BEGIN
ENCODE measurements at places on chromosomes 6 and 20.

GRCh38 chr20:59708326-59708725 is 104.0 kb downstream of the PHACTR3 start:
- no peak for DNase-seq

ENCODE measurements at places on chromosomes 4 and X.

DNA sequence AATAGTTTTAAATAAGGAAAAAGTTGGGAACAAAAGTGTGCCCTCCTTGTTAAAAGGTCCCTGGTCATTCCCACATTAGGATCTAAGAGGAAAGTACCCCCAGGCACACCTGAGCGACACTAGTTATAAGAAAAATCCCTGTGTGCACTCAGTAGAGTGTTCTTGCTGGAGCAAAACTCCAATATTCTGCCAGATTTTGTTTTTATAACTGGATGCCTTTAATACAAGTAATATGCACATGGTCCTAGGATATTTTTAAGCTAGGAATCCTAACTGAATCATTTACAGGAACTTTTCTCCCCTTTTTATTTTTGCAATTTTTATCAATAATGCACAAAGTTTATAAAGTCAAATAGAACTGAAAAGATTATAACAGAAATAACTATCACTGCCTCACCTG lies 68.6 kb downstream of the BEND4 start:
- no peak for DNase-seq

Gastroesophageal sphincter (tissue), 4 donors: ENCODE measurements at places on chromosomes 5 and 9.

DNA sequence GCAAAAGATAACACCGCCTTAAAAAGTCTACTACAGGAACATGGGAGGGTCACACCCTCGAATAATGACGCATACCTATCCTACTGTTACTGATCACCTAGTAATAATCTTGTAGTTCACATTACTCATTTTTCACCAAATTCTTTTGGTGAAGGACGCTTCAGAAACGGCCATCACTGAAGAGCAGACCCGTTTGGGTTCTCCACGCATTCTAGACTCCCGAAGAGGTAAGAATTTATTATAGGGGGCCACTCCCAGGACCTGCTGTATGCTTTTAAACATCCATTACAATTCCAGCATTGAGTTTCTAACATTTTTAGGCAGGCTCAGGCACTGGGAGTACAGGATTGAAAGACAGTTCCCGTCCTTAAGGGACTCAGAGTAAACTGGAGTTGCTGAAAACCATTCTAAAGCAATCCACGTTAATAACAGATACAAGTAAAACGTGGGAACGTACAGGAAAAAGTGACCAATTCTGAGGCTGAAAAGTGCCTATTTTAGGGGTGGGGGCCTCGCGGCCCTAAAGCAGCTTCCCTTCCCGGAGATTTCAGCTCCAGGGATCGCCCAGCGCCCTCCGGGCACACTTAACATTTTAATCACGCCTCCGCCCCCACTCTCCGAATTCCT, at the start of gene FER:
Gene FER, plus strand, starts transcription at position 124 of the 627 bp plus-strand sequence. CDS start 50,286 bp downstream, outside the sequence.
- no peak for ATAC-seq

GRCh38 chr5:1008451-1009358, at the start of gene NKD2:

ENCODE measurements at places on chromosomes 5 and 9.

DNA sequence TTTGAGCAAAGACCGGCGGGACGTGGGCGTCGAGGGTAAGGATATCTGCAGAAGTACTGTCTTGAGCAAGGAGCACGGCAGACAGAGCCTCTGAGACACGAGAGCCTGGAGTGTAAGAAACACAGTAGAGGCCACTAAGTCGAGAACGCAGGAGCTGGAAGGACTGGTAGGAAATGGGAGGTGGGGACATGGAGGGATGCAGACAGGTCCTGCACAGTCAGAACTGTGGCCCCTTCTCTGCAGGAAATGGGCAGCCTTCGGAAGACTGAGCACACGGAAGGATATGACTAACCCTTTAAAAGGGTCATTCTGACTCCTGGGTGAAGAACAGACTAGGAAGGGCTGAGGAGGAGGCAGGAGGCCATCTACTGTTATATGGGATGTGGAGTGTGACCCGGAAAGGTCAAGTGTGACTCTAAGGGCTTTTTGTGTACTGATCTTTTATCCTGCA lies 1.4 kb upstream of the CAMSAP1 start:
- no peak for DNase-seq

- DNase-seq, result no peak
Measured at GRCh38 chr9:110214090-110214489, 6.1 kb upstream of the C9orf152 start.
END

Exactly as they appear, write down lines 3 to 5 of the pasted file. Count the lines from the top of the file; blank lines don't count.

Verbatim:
- no peak for DNase-seq

ENCODE measurements at places on chromosomes 4 and X.

DNA sequence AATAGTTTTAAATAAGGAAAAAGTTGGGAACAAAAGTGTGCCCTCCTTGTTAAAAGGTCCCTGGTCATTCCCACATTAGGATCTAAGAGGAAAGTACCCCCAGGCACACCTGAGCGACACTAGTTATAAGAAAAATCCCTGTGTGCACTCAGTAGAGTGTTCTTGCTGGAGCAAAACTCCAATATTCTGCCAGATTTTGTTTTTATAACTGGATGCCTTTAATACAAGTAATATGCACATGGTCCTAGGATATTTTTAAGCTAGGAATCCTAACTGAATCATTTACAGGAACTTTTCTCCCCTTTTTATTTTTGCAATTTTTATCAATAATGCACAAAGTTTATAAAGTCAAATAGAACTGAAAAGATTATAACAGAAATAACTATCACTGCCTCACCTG lies 68.6 kb downstream of the BEND4 start: